A great deal of energy is required to produce 250,000 tonnes of newsprint every year. The numbers speak for themselves: the Bowater Mersey Paper plant in Liverpool, Nova Scotia, accounts for 6% of the province's total electricity consumption.
A process integration study allowed the plant to establish its energy efficiency priorities. Process integration is one of the most efficient approaches to improving the energy efficiency of large and energy-intensive industrial facilities. To determine the best strategies for efficient resource use, the process integration method takes a systematic look at all the ways in which energy is used throughout a facility and how its various systems interact with one another.
Main Objective: Maximize Recovery
There are several streams within pulp and paper plants that must be heated (heat demands) and others that must be cooled or released into the atmosphere (heat sources). A process integration study determined how these streams could be combined in order to increase the plant’s heat recovery potential. By maximizing heat recovery, heat demands met by steam are therefore minimized.
The plant’s steam is provided by a cogeneration facility which burns biomass to produce steam and electricity. Through an agreement with Brooklyn Power, which has a facility nearby, the plant receives steam from this company in exchange for a portion of the mill’s wood waste. Generated electricity is sold to the regional utility services.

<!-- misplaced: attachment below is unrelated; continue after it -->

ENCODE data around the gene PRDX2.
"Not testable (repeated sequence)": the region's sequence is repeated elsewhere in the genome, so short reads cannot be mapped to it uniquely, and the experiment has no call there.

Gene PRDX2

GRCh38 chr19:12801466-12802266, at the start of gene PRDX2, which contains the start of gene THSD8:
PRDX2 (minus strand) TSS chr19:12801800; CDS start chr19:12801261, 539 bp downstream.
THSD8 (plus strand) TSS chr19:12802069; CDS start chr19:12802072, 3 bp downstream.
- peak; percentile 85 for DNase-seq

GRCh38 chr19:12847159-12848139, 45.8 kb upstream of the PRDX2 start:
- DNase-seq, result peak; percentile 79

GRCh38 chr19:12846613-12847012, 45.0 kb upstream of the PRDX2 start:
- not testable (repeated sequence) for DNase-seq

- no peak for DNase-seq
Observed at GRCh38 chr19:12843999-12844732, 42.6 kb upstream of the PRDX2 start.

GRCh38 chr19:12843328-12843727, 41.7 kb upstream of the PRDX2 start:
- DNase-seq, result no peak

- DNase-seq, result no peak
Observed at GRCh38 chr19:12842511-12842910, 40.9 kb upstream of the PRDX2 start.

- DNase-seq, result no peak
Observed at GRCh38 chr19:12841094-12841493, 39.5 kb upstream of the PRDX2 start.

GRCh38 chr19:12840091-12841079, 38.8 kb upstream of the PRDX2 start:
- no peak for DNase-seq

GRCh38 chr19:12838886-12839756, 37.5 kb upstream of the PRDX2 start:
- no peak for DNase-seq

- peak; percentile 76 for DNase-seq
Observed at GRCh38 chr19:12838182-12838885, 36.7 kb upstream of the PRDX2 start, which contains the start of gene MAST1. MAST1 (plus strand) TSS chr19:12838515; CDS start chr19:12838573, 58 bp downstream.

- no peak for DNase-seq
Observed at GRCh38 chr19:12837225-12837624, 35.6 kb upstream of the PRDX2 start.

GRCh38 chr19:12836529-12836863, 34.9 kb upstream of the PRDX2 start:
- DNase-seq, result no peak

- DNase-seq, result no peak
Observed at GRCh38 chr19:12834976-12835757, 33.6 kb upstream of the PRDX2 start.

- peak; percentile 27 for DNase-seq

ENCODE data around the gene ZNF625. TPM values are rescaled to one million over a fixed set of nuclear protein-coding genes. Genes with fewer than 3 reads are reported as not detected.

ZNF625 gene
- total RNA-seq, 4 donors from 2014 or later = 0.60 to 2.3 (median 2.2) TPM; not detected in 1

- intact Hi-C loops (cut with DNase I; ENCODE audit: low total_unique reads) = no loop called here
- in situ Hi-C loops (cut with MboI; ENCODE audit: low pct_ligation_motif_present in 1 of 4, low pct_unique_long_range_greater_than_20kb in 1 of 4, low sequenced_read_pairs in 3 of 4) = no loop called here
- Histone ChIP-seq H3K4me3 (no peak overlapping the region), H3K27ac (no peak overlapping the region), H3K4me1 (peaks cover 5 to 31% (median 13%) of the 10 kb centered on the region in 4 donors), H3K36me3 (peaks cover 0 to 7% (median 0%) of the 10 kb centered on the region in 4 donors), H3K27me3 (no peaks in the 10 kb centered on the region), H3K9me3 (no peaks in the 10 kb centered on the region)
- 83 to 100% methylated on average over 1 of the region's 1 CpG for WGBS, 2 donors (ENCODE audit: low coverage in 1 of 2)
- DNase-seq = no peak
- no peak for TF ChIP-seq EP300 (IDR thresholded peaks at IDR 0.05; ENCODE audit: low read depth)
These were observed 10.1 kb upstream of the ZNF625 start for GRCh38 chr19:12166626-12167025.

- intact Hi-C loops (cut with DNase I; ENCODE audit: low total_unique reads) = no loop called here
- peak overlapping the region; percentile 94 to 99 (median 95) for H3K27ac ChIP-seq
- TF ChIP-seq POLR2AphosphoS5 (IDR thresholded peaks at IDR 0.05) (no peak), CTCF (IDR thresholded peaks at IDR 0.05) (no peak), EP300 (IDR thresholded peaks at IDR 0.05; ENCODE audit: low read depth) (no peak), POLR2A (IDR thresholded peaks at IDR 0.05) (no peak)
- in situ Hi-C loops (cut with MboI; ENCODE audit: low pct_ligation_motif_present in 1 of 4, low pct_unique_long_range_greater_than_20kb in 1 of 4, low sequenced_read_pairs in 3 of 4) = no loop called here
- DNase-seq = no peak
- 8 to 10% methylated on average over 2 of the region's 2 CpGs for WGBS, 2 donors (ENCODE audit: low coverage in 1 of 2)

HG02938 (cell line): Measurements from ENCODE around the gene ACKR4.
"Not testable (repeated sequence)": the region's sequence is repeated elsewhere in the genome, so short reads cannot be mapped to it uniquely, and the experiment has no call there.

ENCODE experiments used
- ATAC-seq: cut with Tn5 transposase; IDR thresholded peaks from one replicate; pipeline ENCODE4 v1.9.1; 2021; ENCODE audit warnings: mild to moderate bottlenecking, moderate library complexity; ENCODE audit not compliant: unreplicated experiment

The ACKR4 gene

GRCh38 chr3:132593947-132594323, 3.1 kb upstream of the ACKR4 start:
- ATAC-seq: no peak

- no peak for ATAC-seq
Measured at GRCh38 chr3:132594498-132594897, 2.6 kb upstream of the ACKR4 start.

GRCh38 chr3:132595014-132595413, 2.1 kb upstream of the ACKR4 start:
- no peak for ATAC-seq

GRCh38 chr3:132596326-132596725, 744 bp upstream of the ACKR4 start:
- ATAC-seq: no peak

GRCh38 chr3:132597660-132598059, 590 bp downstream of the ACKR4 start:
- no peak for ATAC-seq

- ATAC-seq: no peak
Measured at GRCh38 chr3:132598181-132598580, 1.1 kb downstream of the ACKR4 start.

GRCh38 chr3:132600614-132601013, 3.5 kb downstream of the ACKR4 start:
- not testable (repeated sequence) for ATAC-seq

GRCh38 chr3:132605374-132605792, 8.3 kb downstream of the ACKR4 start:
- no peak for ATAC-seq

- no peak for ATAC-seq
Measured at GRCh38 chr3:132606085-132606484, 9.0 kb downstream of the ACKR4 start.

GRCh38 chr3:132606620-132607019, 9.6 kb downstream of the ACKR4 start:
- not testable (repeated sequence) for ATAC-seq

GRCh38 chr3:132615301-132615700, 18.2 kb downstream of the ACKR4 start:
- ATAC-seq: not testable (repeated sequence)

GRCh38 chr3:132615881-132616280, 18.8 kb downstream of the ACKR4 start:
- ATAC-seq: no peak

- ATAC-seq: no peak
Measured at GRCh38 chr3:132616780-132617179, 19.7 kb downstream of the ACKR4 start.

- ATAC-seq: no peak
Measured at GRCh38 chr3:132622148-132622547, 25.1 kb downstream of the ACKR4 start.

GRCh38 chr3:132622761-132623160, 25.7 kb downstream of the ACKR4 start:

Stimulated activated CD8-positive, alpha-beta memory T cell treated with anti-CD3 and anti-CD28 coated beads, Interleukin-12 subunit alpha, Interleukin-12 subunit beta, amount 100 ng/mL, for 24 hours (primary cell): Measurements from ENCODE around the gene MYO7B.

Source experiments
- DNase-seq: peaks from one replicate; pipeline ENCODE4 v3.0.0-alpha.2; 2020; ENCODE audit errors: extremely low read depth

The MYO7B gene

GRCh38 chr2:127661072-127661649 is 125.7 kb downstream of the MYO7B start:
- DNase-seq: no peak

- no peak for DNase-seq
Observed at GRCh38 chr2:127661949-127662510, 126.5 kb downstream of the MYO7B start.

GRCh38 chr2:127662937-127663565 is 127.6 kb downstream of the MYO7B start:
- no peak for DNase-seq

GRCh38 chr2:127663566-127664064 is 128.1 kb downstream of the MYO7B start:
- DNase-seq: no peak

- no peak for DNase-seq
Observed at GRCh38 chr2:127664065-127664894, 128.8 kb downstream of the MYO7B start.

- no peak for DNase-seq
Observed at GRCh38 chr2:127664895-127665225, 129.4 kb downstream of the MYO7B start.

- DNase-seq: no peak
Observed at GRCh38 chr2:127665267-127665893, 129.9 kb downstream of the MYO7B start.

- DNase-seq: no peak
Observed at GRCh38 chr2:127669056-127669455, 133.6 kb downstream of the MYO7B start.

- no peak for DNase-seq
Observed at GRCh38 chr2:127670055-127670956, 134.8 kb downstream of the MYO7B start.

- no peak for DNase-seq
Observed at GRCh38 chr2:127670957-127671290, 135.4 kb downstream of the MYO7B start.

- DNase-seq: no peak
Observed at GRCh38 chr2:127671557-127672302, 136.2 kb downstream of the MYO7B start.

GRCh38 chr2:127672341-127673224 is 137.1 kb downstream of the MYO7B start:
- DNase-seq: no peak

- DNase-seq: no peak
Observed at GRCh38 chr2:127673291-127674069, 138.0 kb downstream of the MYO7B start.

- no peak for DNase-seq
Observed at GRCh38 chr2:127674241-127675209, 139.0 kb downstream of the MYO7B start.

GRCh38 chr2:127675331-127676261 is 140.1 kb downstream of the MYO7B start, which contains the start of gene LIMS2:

Natural Resources Canada’s Office of Energy Efficiency (OEE) provided financial assistance for the process integration study conducted at Bowater Mersey.
For additional information about process integration and Pinch analysis, see the:
CanmetENERGY experts also conducted process integration studies in other Canadian pulp and paper plants. For more information, see the list of success stories for that industrial sector.
- Date Modified: